Other Name: Cytoxan

Primary Outcome Measures :
  1. renal response [ Time Frame: at 6 months of the treatment ]

    3 main renal parameters: renal function(eCCl),proteinuria(spot urine protein/creatinine ratio, UPCR), and urine sediment (rbc,wbc,and casts) 'renal remission'

    • complete- normal renal function, UPCR<0.2, and normal urine sediment(rbc<5,wbc<5/HPF,and no cast)
    • partial- at least 50%improvement in 2 main parameters with UPCR <= 1.0 and without worsening of remaining main parameter

Secondary Outcome Measures :
  1. infection [ Time Frame: within 6 months ]

    infectious episode classified in 3 levels

    • mild infection - the infection that is not serious and the patient could be treated with oral antimicrobial agent in outpatient clinic
    • moderate infection - the infection that the patient need admission or intravenous antimicrobial agent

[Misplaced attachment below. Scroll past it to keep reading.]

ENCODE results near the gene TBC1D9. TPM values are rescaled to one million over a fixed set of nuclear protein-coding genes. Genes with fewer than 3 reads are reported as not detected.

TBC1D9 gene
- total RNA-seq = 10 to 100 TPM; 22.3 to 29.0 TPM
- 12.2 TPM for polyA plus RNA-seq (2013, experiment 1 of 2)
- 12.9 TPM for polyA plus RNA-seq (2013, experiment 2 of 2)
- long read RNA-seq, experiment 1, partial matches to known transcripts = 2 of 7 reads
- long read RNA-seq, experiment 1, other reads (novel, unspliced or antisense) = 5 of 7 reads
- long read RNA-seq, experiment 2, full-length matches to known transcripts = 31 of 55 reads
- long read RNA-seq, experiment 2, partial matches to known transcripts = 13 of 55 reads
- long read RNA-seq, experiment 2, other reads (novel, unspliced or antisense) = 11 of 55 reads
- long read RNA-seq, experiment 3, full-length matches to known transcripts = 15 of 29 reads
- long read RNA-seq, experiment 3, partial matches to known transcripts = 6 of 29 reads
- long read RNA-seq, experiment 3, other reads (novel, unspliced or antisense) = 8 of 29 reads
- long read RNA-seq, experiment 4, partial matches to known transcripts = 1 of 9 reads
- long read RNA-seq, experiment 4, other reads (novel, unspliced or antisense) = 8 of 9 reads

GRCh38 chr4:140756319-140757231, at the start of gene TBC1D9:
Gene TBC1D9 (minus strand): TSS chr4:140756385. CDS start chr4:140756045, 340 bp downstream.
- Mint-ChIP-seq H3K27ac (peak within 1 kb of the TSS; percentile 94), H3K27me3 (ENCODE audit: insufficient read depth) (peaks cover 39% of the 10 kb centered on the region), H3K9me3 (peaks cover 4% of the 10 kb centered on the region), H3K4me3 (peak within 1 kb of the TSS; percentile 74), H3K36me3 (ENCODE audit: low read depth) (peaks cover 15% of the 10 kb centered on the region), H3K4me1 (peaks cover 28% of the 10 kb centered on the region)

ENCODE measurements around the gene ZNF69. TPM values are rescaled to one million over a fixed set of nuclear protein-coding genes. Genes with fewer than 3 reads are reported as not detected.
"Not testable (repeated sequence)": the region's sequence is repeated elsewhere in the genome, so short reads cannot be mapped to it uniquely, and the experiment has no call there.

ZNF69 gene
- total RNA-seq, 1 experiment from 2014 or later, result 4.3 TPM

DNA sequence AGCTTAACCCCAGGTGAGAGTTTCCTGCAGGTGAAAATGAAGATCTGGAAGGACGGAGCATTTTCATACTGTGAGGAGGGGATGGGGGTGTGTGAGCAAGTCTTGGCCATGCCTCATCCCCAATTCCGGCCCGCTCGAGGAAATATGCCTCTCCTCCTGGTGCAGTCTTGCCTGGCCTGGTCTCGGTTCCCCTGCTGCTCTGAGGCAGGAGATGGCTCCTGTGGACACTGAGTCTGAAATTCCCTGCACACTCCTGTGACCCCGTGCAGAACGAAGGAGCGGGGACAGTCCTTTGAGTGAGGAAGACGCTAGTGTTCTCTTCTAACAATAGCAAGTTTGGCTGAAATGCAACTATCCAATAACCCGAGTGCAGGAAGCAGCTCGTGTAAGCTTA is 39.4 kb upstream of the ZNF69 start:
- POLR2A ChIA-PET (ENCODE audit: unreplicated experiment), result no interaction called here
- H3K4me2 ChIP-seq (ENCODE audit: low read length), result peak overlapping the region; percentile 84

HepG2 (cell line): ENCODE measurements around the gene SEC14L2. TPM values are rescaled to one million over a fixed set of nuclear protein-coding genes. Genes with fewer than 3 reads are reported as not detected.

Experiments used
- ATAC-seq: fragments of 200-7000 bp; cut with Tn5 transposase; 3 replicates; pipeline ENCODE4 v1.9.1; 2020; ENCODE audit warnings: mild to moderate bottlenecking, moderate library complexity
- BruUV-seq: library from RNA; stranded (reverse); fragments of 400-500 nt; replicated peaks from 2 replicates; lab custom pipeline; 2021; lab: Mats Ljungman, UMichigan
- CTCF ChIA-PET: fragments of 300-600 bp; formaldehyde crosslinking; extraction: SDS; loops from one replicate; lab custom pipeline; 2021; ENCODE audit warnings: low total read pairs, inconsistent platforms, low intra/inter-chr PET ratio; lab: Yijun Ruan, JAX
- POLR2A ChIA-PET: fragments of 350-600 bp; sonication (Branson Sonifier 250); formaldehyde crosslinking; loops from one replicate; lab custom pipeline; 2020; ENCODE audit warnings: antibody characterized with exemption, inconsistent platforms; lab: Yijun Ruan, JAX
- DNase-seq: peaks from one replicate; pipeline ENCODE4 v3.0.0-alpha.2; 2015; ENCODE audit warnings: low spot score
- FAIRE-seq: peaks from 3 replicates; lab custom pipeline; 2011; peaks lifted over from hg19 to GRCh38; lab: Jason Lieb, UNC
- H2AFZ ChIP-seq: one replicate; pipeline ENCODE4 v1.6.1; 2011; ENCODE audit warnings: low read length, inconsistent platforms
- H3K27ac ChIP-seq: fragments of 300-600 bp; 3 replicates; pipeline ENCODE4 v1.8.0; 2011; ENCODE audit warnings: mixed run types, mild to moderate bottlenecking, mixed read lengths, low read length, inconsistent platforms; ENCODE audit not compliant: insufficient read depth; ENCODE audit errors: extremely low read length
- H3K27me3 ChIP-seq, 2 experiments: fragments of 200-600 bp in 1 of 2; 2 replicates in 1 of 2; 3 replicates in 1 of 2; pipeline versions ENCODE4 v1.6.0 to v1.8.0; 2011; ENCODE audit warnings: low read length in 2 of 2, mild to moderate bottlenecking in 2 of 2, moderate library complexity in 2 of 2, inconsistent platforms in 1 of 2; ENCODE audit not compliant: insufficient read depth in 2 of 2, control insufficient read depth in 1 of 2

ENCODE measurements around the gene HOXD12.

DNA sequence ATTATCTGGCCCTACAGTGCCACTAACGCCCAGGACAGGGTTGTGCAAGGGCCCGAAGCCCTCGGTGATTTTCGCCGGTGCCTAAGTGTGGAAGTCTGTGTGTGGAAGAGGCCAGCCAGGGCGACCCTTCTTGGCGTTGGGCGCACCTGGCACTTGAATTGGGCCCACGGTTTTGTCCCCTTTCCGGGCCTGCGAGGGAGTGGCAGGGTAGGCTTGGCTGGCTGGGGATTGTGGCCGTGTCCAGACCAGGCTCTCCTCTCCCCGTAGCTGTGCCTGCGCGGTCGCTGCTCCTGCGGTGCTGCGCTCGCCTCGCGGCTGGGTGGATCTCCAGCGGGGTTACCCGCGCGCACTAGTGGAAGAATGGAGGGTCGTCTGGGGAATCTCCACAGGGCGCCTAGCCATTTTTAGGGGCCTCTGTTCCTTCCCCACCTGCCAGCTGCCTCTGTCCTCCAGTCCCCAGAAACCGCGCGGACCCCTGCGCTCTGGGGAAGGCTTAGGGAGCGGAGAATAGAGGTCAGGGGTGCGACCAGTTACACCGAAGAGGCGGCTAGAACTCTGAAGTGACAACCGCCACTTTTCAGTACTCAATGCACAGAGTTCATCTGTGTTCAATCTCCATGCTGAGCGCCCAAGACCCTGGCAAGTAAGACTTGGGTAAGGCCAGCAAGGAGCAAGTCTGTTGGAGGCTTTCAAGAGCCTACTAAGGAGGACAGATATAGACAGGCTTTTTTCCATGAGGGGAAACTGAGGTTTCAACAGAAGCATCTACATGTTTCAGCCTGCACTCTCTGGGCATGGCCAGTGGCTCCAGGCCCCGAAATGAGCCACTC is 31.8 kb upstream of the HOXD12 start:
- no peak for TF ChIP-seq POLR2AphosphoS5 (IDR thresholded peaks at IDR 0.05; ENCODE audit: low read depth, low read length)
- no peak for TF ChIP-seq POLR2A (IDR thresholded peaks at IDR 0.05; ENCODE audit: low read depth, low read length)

• serious infection - the infection that the patient is critically ill and need ICU care

Other Outcome Measures:
  1. Patient well being [ Time Frame: at 0,1,3 and 6 months of the treatment ]
    using visual analogue scale (VAS 0-10)for self assessment their well being

  2. SLE disease activity index score [ Time Frame: at 0,1,3 and 6 months of the treatment ]

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Ages Eligible for Study:   up to 15 Years   (Child)
Sexes Eligible for Study:   All
Accepts Healthy Volunteers:   No

Inclusion Criteria:

  • Child up to 15 years of age who fulfilled the 1997 updating the American College of Rheumatology revised criteria for the classification of SLE and his or her renal biopsy reveals lupus nephritis class III or IV regarding to International Society of Nephrology/Renal Pathology Society revision on the classification of the lupus nephritis.